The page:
Exercise 🐕

Because the Valley Bulldog is a moderately active breed, they will require about an hour of exercise and play a day. That said, these dogs also tend to tire quickly, so any exercise you do, such as walks, should be on the shorter side. Because this breed’s snout is shorter, they can sometimes have trouble getting enough airflow during exercise, which might cause some heavier breathing. If your Valley Bulldog is still hyper throughout the day, even after exercising, they probably need a bit more activity. Exercise needs can vary by dog, depending on which parent breed they resemble more.

The Valley Bulldog is incredibly athletic due to its parentage, though, so the breed will love going on a couple of walks a day and running around a large, enclosed space like a yard. Playtime will be important to these pups, so be sure to have a variety of toys on hand (extra durable toys, as this breed can chew through most things due to their strong jaws!).

Training 🦮

This breed should be fairly easy to train, as they’re smart, eager to please, and love food. They usually pick up on new things rather quickly, especially if there are tasty treats to reward them once they do. However, these pups can sometimes lose their focus due to their excitability, so they may get caught up in something and not listen to commands being given.

You may want to invest in obedience or puppy training classes because of this tendency to sometimes lose focus and their hyperactive nature. These canines need to be trained from a very young age; otherwise, they might easily get out of hand once they’re older and bigger. Plus, classes let them socialize with other dogs, which is vital.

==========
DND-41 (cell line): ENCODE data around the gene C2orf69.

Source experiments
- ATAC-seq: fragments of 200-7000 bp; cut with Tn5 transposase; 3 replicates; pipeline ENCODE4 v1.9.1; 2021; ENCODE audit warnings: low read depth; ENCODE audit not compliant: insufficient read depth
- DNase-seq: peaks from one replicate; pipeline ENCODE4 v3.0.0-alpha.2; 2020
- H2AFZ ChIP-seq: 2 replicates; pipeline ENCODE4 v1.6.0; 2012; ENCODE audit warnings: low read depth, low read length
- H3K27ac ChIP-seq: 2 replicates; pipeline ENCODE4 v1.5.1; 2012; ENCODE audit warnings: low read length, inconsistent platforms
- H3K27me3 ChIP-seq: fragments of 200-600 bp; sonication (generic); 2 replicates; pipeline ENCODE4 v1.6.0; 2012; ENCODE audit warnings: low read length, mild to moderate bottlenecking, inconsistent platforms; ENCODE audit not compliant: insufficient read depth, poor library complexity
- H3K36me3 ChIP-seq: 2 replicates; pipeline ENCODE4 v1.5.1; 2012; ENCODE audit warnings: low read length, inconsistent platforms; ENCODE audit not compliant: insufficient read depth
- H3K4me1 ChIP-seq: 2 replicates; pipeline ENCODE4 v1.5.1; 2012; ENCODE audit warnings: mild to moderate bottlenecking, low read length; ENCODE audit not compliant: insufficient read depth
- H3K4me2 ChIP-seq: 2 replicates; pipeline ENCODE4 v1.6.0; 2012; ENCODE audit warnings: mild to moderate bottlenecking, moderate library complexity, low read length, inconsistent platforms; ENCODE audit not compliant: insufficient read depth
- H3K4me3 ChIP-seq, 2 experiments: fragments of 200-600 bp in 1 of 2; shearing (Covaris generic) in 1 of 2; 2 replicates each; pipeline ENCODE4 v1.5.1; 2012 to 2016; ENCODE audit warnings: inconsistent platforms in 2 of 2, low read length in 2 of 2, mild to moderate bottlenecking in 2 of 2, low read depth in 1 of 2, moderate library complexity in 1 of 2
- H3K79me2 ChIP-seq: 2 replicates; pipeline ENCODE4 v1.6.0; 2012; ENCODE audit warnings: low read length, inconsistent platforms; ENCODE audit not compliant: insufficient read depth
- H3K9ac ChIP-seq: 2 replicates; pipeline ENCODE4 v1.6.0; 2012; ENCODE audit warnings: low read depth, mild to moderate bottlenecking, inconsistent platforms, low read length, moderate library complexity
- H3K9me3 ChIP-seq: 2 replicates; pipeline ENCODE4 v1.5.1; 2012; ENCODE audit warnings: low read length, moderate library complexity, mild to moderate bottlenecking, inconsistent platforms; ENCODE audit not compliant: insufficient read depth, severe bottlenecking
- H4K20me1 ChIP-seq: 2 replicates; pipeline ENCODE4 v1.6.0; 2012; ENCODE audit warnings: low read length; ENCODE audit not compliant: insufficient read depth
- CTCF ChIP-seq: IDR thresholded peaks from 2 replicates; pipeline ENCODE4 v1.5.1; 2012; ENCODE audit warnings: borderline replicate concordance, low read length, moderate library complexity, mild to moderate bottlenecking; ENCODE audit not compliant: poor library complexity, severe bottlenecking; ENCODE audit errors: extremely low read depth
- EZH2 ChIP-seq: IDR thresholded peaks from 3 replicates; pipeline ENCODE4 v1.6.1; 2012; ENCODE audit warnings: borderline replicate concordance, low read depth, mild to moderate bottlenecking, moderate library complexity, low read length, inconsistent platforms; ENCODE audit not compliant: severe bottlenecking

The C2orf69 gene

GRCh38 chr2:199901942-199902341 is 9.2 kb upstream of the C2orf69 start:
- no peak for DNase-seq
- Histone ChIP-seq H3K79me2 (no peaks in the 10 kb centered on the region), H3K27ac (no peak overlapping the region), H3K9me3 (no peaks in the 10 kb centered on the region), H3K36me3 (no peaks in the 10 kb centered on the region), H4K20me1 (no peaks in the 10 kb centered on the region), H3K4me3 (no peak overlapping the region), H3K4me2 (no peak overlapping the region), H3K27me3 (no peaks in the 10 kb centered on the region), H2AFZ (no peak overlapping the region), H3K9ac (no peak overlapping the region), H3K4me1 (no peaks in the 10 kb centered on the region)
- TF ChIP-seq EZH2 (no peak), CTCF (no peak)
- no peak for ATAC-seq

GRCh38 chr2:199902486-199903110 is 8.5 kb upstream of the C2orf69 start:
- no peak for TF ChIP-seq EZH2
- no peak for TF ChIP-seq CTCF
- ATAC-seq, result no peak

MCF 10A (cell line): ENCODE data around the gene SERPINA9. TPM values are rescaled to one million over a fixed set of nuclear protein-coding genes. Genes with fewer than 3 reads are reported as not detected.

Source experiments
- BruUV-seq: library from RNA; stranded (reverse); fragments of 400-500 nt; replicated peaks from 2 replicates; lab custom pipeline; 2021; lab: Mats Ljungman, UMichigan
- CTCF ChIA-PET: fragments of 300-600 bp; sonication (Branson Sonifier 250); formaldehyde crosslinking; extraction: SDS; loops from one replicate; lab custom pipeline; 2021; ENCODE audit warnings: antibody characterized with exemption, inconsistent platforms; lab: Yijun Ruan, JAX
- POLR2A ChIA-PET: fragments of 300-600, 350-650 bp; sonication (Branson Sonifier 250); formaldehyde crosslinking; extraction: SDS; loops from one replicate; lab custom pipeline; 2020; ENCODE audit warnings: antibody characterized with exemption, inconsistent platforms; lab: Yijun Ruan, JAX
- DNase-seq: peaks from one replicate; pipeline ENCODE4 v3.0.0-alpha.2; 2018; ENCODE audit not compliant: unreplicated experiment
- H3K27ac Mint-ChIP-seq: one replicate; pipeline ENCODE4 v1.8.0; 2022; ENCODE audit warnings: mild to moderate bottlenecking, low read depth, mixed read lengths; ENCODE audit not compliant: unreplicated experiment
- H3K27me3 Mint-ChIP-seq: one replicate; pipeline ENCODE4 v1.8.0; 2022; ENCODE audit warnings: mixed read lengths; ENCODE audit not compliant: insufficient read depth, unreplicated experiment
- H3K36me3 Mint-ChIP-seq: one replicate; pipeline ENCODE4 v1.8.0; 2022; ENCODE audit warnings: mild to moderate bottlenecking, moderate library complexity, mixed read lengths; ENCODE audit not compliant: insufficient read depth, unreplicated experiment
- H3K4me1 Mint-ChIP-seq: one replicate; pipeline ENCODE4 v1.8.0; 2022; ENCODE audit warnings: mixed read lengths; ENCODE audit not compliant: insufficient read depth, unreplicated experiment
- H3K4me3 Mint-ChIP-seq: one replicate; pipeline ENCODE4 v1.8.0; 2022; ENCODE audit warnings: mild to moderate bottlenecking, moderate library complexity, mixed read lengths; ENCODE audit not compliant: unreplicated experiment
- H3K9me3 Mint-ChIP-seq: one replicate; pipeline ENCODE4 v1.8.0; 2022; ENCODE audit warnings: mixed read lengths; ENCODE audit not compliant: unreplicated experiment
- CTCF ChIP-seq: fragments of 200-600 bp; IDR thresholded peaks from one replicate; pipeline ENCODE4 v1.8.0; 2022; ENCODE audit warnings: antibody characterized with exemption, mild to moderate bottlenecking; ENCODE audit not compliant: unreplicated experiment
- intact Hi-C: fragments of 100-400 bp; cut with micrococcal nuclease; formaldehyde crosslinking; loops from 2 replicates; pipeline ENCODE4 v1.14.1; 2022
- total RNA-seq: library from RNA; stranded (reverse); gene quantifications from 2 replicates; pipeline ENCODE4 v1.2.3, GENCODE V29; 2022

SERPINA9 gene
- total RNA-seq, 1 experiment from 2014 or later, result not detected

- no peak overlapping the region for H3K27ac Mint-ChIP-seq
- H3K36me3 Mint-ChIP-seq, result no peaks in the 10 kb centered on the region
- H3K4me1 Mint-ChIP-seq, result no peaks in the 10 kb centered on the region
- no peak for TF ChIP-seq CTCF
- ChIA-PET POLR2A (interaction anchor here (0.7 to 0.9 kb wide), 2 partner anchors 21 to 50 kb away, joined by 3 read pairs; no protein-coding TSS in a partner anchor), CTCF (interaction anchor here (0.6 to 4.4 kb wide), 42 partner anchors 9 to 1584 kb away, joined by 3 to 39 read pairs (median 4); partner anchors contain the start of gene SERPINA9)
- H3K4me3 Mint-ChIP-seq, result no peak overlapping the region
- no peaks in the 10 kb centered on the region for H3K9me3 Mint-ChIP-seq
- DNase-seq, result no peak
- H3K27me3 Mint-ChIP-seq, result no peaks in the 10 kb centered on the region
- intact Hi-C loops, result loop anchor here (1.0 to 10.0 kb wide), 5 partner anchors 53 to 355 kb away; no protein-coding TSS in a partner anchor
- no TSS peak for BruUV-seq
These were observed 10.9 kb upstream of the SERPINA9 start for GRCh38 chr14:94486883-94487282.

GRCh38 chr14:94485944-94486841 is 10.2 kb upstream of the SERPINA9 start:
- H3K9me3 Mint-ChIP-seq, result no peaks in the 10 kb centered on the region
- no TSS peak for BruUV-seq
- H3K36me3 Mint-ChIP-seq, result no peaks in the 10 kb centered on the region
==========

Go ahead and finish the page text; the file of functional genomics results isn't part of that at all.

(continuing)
A couple of particular areas you’ll want to work on with your Valley Bulldog are barking and chewing. These pups can be rather barky at times and love to chew on things. You’ll want to begin discouraging these behaviors early on.

Grooming ✂️

Grooming a Valley Bulldog is fairly simple. This breed has a short coat, so you only need to brush them out once a week to get rid of loose hair. They also don’t need to be bathed often, mostly just when they get dirty. However, if your pup has a lot of folds on their face or body, you should make sure those are kept clean so no infection occurs. A quick wipe-down with some pet wipes or a towel should suffice.